The pronoun nemo is usually said to have only nominative, accusative and dative forms (nemo, neminem, nemini). The other forms, including plural, are easy to form, since nemo seems to come from ne+homo and homo is easily declined:

  singular plural
N nemo *nemines
A neminem *nemines
G *neminis *neminum
D nemini *neminibus
A *nemine *neminibus

The genitive neminis and ablative nemine are found in Plautus and also in later writers. These forms are rare and (almost, at least) absent in the classical era. I do not understand why these two forms would be considered bad style. The plurals are nowhere to be found.

Do we know what happened to the missing forms? That is, do we know why and how they were left out? As a bonus question, have the plurals ever been used?

The plural forms are admittedly a little unnatural, but I can imagine situations where I would like to use them. If I give a lecture and expect to have a large audience but not a single person shows up, I would be tempted to say nemines aderant. The plural is particularly attracting for events where a single person could not meaningfully attend — a priest cannot wed a single person, for example. Alternatively, if I speak with some utterly unimportant people1, I might say cum neminibus locutus sum. Whether or not you like the examples, I hope you can agree that it is not completely unreasonable to use the plural forms sometimes.

1 I don't classify anyone I know in this category; this might be natural for passers-by that I have no relation to whatsoever. Certainly no user of Latin.SE qualifies as utterly unimportant to me.

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    I think they're in the fish tank at a dentist's office in Sydney.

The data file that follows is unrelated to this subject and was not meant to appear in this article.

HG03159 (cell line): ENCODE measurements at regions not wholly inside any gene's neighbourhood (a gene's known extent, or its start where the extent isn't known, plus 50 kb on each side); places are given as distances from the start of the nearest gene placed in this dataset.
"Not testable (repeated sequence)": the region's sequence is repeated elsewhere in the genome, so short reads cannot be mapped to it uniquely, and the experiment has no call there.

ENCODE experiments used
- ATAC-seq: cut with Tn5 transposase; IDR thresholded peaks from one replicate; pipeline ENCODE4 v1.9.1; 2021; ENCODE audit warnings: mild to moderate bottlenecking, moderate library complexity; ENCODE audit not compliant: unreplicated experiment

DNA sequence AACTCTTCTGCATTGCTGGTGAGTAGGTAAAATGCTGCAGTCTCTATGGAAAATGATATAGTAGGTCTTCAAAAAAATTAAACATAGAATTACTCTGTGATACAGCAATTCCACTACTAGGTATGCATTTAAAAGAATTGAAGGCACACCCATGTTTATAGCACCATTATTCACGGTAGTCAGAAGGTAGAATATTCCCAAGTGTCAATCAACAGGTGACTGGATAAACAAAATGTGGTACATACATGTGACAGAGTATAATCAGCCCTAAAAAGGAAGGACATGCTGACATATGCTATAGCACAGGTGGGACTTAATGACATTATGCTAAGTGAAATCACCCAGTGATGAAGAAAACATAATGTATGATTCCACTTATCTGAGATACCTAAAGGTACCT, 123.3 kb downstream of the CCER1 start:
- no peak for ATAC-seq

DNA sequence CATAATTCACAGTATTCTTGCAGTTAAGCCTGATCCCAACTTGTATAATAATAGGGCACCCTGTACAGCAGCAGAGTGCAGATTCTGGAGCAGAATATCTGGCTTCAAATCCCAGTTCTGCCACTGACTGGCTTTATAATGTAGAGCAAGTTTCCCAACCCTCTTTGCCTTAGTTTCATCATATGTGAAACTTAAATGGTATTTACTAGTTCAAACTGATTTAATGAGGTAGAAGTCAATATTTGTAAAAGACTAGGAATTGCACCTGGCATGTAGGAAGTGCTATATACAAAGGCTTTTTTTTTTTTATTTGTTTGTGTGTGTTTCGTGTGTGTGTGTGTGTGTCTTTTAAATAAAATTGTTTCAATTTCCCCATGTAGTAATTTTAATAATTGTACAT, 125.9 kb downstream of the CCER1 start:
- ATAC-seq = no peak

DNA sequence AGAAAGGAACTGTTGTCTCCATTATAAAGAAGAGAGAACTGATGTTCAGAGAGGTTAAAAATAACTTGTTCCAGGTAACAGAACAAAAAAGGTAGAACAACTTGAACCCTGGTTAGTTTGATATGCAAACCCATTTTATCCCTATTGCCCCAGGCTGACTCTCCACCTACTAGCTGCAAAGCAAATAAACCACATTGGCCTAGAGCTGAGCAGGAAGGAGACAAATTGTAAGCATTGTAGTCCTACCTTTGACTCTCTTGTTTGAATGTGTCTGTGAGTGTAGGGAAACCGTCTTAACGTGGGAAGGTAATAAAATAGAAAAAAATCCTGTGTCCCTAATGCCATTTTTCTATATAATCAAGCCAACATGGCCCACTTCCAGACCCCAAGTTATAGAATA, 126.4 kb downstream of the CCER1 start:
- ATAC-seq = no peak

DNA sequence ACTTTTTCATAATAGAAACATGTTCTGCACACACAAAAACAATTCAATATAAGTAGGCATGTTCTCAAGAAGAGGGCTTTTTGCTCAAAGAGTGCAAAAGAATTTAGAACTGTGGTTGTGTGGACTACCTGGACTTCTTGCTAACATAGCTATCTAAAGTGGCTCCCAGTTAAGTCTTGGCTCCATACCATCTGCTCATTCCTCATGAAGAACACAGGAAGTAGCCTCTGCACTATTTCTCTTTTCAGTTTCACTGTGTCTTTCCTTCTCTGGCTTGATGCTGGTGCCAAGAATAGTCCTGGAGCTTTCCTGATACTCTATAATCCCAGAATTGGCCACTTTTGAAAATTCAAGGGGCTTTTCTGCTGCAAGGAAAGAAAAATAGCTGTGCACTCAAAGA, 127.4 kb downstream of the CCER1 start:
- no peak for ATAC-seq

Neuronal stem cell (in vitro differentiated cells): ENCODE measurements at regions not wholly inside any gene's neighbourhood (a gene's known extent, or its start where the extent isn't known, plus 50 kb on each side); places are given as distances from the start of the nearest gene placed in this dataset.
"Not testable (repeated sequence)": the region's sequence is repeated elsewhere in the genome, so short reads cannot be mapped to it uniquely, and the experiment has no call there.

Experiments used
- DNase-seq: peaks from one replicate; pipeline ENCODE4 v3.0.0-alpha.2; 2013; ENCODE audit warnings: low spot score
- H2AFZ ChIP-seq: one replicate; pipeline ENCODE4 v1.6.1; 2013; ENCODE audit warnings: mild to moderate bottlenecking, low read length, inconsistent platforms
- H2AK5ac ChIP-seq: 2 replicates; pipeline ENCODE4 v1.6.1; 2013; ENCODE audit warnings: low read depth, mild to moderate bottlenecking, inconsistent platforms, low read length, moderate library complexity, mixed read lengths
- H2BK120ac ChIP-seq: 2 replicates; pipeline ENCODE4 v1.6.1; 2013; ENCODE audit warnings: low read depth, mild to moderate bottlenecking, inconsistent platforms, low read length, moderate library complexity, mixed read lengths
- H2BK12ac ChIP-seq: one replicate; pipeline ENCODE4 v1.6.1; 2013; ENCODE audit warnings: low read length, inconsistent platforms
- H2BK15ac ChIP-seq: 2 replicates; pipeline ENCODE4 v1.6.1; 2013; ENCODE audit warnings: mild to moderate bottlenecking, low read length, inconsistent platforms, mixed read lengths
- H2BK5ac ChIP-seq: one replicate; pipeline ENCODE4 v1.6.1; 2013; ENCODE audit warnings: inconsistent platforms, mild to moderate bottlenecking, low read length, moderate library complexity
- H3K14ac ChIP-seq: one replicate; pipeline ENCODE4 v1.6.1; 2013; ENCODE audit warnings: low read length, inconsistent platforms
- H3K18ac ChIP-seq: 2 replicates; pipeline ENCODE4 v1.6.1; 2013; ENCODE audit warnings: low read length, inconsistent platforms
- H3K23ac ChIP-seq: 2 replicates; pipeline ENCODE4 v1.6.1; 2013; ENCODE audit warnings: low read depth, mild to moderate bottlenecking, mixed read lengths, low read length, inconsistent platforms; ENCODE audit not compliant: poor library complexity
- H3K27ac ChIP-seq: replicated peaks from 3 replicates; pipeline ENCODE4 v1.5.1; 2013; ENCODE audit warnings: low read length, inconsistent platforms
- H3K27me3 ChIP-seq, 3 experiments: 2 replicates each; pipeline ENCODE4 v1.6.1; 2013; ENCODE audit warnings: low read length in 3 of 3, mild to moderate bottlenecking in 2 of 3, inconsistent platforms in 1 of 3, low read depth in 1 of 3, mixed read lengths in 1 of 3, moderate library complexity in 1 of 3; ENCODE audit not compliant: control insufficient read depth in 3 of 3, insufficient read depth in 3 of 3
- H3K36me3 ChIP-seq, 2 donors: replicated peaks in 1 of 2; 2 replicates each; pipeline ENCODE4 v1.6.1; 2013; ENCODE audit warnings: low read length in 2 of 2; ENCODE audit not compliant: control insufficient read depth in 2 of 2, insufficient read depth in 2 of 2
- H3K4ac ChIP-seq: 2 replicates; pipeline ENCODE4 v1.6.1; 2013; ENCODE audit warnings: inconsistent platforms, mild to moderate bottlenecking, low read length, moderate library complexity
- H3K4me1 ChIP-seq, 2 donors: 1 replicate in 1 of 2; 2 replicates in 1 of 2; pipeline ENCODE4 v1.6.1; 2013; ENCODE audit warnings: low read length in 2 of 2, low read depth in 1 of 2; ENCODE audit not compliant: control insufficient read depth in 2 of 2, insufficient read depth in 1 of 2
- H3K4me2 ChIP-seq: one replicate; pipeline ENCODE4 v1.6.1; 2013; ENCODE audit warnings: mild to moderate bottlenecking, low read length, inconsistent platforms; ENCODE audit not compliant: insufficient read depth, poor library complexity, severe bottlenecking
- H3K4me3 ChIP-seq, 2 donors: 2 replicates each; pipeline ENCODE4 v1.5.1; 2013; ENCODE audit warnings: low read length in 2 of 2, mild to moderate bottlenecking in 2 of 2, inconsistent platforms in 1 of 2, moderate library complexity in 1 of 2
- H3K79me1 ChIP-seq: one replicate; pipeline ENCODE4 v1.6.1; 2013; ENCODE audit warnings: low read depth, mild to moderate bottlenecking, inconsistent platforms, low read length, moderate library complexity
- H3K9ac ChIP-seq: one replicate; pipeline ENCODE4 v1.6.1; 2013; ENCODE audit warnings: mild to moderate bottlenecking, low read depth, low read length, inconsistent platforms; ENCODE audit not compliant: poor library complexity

– EMBLEM
    Aug 8, 2016 at 0:44

1 Answer 1


"Nemine contradicente" is a kind of set expression in Latin. The plural forms are probably missing because it sounds goofy, in any language, to say "I spoke with no ones."

Ipse loquor Latine fluenter, et nullum problema habeo cum his formis. -Mentifex

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    Thank you for the answer and welcome to the site! I don't see a problem with these forms either, and I wonder why they are so often excluded. And for the record, it doesn't sound goofy to me in Finnish. (I suggest taking a look at our tour and registering your account; it makes using the site easier for you in the future.) Hic certe licet et Latine scribere. Si rogata vel responsa dare voles, utravis lingua uti poteris.
    – Joonas Ilmavirta
    Aug 7, 2016 at 20:14
  • Salvus sis, Mentifex! Aug 7, 2016 at 23:08
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    I'm no expert, but the lack of plurals strikes me as entirely logical - we have the same in English. The British Royal Family are famous for using "one" to refer to themselves, but it does not exist in the plural. And - if no one came, then, logically, 6, 12, 100 didn't! As for your last point, the natural (if rude!) answer to "Whom were you speaking to?" would be "No-one important."
    – TheHonRose
    Aug 8, 2016 at 12:24
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    Can you provide a source for nemine contradicente? I can only find legal references. The other part of your answer seems pretty opinion-based--I think the underlying question is whether these forms "disappeared" or just never existed.
    – brianpck
    Aug 8, 2016 at 13:59
  • @brianpck I know nem. con. as a standard phrase in committee meeting minutes, so you might find references in Robert's Rules of Order or other similar texts.
    – dbmag9
    Jul 11, 2022 at 13:24

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